On Saturday, September 11, my youngest son and I were at LaTour Demonstration Forest hunting for deer and bear. Last Christmas, I decided to get into bow hunting and bought a bow for both my boys and myself. I did ask my wife if she also wanted to go hunting, and she said, “NO.” We outfitted ourselves and began honing our skills in archery. We all took hunter safety classes, purchased hunting licenses and started planning our hunting trips. I had hunted for years as a child and when I was in the Marine Corps, but I had never taken my two sons hunting because of sports and other numerous youthful activities.
During the planning stage of our hunting trip, several fires broke out in Northern California. The fires began to grow and the national forests began shutting down public access due to extreme fire danger. This was followed by forestry companies also closing their land to public access. This left us with few choices of land to go hunting on. I began scouring the onX Hunt app for places where we could possibly find deer or bear. onX Hunt identifies property lines, roads and terrain, and color-codes public access and hunting zones. This is how I found state-owned Forest and Wildlife Management Areas. I contacted the California Department of Fish and Wildlife to confirm the areas were still open to the public and we could hunt for deer and bear.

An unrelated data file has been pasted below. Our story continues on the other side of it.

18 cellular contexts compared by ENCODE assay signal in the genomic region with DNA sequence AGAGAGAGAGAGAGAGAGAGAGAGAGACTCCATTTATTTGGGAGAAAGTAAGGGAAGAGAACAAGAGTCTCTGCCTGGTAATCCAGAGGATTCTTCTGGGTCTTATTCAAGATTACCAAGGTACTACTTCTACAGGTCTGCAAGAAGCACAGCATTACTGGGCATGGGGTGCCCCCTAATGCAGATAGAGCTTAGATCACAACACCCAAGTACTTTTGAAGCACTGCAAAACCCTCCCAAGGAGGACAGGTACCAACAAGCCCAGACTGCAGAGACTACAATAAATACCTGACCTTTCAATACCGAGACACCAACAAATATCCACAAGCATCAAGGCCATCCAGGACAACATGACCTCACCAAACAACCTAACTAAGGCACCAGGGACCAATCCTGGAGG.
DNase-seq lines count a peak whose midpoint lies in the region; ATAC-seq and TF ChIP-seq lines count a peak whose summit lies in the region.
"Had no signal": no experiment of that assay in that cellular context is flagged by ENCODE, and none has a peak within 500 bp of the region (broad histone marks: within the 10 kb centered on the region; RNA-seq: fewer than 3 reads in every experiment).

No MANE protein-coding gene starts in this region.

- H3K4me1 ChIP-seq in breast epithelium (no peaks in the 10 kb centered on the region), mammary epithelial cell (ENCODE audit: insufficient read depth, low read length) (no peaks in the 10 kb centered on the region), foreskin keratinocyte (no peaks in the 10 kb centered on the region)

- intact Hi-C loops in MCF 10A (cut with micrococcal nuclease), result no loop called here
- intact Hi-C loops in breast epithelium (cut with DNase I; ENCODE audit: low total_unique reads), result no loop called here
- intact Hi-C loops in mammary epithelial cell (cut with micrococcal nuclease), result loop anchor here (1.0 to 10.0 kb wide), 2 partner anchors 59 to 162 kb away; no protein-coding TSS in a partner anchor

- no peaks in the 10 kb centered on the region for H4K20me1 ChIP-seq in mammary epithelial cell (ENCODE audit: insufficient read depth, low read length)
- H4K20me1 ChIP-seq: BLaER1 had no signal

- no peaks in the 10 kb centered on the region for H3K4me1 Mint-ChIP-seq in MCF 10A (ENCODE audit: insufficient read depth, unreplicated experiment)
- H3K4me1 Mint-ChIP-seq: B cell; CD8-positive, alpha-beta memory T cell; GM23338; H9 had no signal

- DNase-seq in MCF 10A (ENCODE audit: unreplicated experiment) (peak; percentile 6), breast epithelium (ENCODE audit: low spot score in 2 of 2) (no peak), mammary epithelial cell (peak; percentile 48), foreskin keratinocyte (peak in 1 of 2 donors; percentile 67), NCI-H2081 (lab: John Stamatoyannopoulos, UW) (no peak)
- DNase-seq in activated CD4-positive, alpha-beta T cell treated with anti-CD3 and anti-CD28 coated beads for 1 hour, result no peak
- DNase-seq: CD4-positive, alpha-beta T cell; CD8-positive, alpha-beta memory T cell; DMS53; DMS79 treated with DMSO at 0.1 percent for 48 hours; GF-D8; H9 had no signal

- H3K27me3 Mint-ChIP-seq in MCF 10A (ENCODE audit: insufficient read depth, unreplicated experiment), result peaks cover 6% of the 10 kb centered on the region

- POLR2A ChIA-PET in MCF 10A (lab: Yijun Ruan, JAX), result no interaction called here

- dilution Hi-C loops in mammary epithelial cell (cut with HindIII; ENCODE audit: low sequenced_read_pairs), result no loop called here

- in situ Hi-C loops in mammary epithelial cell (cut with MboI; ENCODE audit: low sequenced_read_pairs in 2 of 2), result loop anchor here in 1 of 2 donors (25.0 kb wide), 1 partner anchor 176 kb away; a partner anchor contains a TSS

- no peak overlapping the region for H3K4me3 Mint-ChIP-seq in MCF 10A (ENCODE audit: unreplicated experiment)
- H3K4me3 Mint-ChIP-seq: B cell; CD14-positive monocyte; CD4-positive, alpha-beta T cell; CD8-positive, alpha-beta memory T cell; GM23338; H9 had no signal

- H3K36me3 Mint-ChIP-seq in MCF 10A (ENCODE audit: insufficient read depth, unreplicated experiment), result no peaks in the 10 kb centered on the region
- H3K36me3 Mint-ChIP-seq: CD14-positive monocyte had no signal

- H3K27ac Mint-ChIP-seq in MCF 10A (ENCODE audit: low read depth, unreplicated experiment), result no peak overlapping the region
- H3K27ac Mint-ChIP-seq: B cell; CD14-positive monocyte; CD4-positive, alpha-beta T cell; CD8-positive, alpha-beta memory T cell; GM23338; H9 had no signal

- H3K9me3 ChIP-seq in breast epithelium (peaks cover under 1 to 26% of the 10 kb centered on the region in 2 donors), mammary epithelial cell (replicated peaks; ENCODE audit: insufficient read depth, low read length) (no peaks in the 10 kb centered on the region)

Thus, we found LaTour Demonstration Forest, an area on the east side of Shasta County between Redding and Lassen National Forest. LaTour is 9,033 acres of managed forest at 3,800 to 6,740 feet. Precipitation is approximately 46 inches per year and the temperature ranges from 90 to –30 degrees Fahrenheit. The forest primarily consists of sugar, ponderosa, Jeffrey, western white and lodgepole pine; Douglas, white and red fir; incense cedar and mountain hemlock. The state property was purchased in 1930 and became LaTour State Forest, named after a pioneer squatter, James C. LaTour. In 1951 it became a “demonstration” forest used for wildland research, crop forestland and practical economic forest practices. LaTour has four campgrounds (Old Station, Old Cow Creek, Butcher Gulch and South Cow Creek) with toilets, picnic tables and camping spaces. Old Station is the only one with plumbed water. However, the others have the old hand-pumped wells, not for drinking.
On Saturday morning, August 21, my youngest son and I arrived at camp and began scouting out the area. There were numerous signs of deer and bear, but we only spotted does (female deer) the first weekend. I would return that Wednesday with my oldest son and hunt until Friday morning. We continued to see does and spotted two bears. The next couple of weekends, we continued to return and spot does and bears. We never found or saw any bucks in LaTour.
Which brings me back to September 11. My youngest son and I had been stalking a couple of bears all day but were never able to get close enough. At about 1800 hours, I texted my wife to say we were not having any luck and would be done on Sunday at about 1700 hours. We decided to check the area one more time for a bear we had spotted at least three times. As we approached the area, I spotted the bear approximately 100 yards away. We moved in and at about 40 yards out, I took my first bear and first animal with a bow.
This experience was one I will always cherish and hopefully will be able to continue for the rest of my life.